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    1. I write a lot between the lines ... still negotiating, but close!

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  12. A third dozen! Dozens into infinity - till you have a twelve times botanic garden.

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  13. The colors you choose are so peaceful and soothing...I love what you have created.

    Best of luck in finding a new home.

    Jen

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  14. Artemesia is a great choice. I am becoming increasingly interested in SA medicinal and edible plants and this one is definitely on my "must have" list. Have a wonderful Christmas. Looking forward to your False Bay dozen.

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  15. I love your Advent wreath, so beautiful.

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  16. The final dozen has everything to make a beautiful garden. Colour, texture and structure all appear there. Wonderful choices. Did I hear you say you saw your future garden?

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  17. I envy your Peninsula house hunting. Not the search but the fact that you may go and live there.

    I finally started with the cleanup after the building of the home office is (nearly) done and the palm trees have been removed. There are still lots to be planned and done though.

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  18. Love the sweet addition of the jasmine to your wreath. You've created a beautiful wreath to celebrate the season.

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  19. Your advent wreath is truly wonderful, what a refreshing change from the evergreen wreaths often seen here with the purple and white candles!

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  20. I'm trying to imagine what the scent of christmas would be like with an additional waft of jasmine.

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  21. Like others, I love your wreath,and it is heartening to read of other gardeners preparing for Christmas in warm sunshine. I was on my little balcony yesterday morning, here in Delhi, hanging snowmen baubles on my Christmas tree - and checking how the fruit was doing on my aubergine plants! It felt a very strange combination for me as a Brit, where we struggle with aubergines outdoors, even in July, even in a good summer...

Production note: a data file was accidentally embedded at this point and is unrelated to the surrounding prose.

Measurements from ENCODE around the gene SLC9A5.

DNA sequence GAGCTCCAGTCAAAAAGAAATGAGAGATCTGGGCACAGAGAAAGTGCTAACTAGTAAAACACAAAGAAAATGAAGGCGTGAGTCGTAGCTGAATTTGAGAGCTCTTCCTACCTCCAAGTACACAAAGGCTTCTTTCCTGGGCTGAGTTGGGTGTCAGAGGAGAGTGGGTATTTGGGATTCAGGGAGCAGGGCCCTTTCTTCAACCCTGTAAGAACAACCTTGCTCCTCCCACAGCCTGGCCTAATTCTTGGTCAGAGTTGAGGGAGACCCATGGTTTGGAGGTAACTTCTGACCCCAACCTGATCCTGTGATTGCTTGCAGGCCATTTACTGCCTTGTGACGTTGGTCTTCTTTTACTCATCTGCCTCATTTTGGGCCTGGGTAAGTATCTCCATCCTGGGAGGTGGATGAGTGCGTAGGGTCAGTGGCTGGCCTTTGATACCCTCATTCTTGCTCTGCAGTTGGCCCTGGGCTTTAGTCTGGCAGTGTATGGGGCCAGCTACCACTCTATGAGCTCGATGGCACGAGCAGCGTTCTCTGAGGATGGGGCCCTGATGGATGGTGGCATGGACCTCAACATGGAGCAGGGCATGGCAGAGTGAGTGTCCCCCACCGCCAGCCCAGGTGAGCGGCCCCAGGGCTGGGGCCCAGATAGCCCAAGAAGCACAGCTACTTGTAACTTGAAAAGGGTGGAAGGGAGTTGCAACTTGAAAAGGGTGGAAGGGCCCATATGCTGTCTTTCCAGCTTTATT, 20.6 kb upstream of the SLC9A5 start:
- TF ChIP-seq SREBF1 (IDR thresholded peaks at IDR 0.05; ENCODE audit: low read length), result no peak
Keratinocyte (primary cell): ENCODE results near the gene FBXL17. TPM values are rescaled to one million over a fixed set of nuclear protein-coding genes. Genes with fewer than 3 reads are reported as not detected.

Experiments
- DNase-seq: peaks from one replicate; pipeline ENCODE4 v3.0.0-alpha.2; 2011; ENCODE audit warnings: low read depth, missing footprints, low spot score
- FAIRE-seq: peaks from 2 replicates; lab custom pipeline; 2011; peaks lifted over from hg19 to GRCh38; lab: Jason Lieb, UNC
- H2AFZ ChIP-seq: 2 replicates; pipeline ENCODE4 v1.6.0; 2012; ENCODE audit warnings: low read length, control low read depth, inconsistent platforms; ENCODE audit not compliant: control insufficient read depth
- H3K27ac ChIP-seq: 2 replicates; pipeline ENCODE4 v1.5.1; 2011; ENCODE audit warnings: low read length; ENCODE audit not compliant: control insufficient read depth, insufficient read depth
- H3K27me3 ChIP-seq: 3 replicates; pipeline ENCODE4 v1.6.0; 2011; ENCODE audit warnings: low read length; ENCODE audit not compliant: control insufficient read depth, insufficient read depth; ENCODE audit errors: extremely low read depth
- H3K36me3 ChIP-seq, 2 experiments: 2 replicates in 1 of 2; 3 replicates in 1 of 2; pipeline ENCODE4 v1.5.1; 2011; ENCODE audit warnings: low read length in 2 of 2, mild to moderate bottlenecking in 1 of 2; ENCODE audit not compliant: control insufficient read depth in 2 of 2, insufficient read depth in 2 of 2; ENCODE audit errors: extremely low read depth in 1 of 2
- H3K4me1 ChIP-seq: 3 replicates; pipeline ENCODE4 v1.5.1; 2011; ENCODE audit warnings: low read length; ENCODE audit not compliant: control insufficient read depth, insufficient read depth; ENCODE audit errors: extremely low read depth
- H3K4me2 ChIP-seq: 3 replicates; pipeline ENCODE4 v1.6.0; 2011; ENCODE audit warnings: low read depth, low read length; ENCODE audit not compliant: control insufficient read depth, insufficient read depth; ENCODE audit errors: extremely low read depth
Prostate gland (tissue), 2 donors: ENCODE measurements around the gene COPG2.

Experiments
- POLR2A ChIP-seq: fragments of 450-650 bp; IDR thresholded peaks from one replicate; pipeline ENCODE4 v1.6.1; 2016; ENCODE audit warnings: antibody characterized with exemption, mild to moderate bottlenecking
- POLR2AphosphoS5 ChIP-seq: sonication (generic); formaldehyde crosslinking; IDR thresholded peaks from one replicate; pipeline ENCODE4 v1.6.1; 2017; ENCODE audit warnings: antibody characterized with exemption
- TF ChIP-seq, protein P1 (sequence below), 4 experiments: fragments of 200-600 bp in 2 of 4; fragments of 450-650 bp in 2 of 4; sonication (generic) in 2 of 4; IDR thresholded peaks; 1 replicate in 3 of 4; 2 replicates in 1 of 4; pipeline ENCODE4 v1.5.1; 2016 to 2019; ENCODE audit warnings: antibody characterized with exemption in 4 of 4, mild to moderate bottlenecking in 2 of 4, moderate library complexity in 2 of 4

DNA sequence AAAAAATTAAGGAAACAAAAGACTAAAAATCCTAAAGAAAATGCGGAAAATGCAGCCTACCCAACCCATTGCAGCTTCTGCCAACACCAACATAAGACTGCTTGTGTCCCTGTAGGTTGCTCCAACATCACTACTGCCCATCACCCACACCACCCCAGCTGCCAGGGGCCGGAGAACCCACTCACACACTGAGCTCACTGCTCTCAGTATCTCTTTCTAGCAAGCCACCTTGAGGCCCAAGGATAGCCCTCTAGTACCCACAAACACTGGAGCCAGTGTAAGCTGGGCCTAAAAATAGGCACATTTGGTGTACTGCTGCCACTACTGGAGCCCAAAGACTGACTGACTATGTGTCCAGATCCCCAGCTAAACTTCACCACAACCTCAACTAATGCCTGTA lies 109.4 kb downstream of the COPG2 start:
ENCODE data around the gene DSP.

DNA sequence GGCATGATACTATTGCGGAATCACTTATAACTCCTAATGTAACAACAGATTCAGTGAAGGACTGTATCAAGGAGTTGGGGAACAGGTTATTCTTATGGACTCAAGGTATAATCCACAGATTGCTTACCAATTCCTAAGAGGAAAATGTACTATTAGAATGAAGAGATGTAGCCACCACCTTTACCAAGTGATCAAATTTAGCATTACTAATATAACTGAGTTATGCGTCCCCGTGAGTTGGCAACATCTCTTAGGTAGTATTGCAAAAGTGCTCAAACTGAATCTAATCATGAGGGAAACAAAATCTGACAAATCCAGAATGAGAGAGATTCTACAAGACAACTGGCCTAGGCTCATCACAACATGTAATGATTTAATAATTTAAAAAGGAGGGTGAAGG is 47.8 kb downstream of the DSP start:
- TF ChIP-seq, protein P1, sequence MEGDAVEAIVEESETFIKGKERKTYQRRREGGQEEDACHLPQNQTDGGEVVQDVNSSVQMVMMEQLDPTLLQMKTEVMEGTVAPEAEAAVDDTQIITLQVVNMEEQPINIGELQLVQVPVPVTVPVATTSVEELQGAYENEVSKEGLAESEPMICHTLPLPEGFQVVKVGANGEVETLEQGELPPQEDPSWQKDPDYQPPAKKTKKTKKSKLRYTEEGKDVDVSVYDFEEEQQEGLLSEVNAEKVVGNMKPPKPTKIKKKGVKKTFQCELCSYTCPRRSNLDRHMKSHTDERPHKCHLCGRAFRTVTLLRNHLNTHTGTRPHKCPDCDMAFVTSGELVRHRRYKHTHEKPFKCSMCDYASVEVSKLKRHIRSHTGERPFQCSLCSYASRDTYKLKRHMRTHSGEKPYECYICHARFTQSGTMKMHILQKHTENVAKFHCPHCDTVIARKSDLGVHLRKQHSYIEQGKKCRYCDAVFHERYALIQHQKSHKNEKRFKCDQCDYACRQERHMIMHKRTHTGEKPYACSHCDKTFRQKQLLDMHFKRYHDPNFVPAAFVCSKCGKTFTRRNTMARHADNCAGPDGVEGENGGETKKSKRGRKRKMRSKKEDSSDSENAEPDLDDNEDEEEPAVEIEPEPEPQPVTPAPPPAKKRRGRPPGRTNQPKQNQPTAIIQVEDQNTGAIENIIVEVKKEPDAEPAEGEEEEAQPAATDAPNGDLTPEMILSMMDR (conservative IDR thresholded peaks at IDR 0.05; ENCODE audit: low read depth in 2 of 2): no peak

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  22. Lovely wreath, though since jasmine is a houseplant around here I suspect it would be quite pricey to use in a wreath in Denmark...

    I love that you have artemisia; we don't have it in the garden, but it grows wild down by the fjord and some of our friends use it for flavouring their home-made snaps. Pretty AND tasty is always a good combination in my book...

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  23. Diana, I'm very late getting to this, but I love the clever way that you've used your mid-summer plants to create this very wintry-looking advent wreath. It's beautiful, and I'm sure Jurg has been appreciating the illusion of snow for Christmas. -Jean

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  24. Beautiful! Your Christmas decorations are so elegant. Found you on Donna's link :)

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Photographs and Copyright

Photographs are from Diana Studer or Jurg Studer.
His Panasonic Lumix FZ100 (info from Panasonic)
My Canon PowerShot A490 (info from Canon)

If I use your images or information, it will be clearly acknowledged with either a link to the website, or details of the book. If you use my images or words, I expect you to acknowledge them in turn.